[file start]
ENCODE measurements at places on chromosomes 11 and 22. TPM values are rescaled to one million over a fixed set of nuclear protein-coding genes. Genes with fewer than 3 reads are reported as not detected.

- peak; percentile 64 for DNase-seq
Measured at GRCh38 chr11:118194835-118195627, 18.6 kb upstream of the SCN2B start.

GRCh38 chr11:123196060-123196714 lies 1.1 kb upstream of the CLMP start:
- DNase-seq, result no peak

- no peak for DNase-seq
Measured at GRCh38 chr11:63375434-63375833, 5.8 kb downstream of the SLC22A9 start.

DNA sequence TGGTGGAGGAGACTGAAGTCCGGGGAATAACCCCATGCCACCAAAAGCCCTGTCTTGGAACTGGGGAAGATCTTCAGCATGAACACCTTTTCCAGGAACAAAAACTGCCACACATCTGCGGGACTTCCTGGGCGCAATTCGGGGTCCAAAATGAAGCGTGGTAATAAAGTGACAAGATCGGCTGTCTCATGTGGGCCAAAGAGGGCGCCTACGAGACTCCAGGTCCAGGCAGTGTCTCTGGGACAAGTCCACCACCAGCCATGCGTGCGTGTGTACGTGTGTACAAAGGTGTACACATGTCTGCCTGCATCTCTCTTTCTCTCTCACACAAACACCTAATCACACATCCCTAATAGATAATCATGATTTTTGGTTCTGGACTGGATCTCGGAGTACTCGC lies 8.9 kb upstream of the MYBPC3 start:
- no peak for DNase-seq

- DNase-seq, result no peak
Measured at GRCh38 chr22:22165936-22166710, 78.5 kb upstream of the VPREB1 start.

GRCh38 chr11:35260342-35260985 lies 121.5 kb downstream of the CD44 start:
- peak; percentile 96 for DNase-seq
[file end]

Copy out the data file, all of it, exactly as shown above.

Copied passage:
ENCODE measurements at places on chromosomes 11 and 22. TPM values are rescaled to one million over a fixed set of nuclear protein-coding genes. Genes with fewer than 3 reads are reported as not detected.

- peak; percentile 64 for DNase-seq
Measured at GRCh38 chr11:118194835-118195627, 18.6 kb upstream of the SCN2B start.

GRCh38 chr11:123196060-123196714 lies 1.1 kb upstream of the CLMP start:
- DNase-seq, result no peak

- no peak for DNase-seq
Measured at GRCh38 chr11:63375434-63375833, 5.8 kb downstream of the SLC22A9 start.

DNA sequence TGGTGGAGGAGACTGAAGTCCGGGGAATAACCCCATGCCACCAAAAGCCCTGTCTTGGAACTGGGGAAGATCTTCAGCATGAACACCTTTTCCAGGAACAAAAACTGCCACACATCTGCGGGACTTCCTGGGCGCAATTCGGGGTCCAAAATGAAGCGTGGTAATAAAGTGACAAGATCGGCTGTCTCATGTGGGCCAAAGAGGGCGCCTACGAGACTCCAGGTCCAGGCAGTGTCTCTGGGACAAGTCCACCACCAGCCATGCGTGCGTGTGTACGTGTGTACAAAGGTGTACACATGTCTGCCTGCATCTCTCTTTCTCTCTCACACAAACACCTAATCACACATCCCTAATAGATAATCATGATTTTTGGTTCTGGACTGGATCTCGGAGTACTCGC lies 8.9 kb upstream of the MYBPC3 start:
- no peak for DNase-seq

- DNase-seq, result no peak
Measured at GRCh38 chr22:22165936-22166710, 78.5 kb upstream of the VPREB1 start.

GRCh38 chr11:35260342-35260985 lies 121.5 kb downstream of the CD44 start:
- peak; percentile 96 for DNase-seq